On the eve of my birthday, I went to Manu Chao concert in a packed Minoriti space. I had a corona scare, so I was keeping to myself and avoiding the crowd just to be safe, but I enjoyed it nevertheless. Manu gave a concert as if he was performing in front of tens of thousands of people, and the crowd was very much into it. During the show, Support Pekarna banner was displayed, and the day after the concert, Manu visited Pekarna and made a short video in support and solidarity.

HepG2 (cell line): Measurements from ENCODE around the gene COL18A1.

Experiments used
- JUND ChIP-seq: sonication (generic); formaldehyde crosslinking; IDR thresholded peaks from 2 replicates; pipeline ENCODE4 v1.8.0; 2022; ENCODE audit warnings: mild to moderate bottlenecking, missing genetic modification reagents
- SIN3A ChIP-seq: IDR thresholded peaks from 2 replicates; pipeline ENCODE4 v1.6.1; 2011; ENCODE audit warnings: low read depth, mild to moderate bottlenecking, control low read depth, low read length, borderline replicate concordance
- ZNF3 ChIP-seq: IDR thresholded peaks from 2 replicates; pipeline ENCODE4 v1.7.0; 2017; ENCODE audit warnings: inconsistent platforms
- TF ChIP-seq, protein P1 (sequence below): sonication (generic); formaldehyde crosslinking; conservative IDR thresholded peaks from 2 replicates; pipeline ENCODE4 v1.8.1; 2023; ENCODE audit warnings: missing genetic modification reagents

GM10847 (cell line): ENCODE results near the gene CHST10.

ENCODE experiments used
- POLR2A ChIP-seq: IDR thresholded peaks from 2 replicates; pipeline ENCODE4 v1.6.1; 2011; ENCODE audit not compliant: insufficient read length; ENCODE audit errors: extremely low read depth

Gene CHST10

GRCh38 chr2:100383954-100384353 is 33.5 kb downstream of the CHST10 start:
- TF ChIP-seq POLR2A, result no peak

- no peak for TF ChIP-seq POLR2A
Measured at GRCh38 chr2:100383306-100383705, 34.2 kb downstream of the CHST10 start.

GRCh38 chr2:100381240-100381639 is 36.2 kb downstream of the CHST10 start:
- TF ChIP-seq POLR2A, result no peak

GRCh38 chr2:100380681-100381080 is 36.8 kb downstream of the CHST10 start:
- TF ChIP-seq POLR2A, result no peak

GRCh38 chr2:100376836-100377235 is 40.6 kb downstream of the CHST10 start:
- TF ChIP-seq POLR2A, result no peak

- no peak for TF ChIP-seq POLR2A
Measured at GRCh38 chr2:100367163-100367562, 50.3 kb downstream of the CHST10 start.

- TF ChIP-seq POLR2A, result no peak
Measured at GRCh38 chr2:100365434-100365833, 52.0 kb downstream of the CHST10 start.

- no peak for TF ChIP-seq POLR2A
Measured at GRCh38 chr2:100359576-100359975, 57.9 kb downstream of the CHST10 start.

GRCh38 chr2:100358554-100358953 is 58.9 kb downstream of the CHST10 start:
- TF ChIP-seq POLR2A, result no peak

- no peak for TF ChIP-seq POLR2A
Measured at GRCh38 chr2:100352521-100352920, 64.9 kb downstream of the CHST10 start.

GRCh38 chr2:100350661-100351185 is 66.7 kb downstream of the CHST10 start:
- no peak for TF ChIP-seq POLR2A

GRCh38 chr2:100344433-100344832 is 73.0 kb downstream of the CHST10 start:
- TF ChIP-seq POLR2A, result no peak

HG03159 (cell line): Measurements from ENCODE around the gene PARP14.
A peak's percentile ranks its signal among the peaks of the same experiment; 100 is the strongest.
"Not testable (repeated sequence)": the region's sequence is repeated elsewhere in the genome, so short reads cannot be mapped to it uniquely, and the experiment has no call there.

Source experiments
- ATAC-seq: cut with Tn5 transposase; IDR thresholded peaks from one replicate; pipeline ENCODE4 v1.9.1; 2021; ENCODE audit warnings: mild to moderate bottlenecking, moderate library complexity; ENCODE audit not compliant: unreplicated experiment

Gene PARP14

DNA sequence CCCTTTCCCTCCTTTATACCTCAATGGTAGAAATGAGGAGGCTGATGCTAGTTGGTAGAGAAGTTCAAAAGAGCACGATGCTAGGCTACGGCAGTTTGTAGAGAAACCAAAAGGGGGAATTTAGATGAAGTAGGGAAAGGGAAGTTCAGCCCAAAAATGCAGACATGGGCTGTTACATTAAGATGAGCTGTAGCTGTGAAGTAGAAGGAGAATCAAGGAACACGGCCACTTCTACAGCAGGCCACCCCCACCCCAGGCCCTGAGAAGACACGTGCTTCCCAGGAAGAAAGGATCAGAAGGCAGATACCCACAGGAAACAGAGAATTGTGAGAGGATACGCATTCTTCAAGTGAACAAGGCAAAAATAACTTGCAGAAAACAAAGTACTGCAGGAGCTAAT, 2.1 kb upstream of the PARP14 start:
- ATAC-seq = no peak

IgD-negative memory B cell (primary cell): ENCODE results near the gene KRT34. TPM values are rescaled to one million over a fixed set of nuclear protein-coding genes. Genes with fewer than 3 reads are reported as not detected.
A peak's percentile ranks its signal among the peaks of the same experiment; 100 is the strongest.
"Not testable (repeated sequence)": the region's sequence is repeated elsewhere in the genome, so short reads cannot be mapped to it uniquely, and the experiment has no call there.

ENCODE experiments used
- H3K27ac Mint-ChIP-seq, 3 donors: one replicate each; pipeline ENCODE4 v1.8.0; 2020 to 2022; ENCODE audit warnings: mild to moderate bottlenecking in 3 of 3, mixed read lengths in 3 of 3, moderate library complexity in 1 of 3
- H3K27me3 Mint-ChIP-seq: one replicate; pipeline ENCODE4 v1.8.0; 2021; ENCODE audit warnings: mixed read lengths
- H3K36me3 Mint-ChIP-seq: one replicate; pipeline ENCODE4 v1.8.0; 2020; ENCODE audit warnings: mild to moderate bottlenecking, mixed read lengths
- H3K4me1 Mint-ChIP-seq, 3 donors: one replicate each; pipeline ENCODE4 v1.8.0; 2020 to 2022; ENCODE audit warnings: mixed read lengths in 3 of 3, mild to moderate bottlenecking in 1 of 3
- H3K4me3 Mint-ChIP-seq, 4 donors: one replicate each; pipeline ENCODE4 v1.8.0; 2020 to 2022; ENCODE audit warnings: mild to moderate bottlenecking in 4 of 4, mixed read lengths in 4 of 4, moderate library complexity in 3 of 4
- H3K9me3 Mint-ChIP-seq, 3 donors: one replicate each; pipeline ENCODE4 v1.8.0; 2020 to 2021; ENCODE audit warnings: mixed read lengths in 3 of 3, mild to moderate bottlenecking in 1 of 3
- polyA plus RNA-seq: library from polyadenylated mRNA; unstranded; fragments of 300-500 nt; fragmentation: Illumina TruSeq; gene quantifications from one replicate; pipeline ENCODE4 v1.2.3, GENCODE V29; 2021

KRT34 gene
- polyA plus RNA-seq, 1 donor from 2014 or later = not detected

Next week Noemie, Silvia and I went to mid-term in Zreče. It was more relaxed and less intense than the on-arrival training, and I enjoyed it more. We had a number of activities such as self-awareness through symbolism of seasons, medicinal walk and poetry writing, Ikigai, proactive caffe and we talked about reverse culture shock and what to do with life after ESC. The writing activity was amusing, because we were given a task to write a poem about something in nature surrounding us in 3rd person and strictly observational. I chose to write about ducks in the lake. After they told us to change it to 1st person, and then it turned out that I have affinity towards nesting, swimming in the lake without care and catching bugs and fish, flying to the south and quacking. Ikigai, a Japanese term intersecting what we want, what we are good at, what do we like to do and for what we can earn a living, was not that eye-opening, but was still an interesting activity which reminded me again that I should write more. Proactive caffe was also nice, because I volunteered to present my project (which I usually would not do) and I got some good insights and ideas. I still am not clear as to what to do after ESC, but I am also not worried, which is good (I guess?).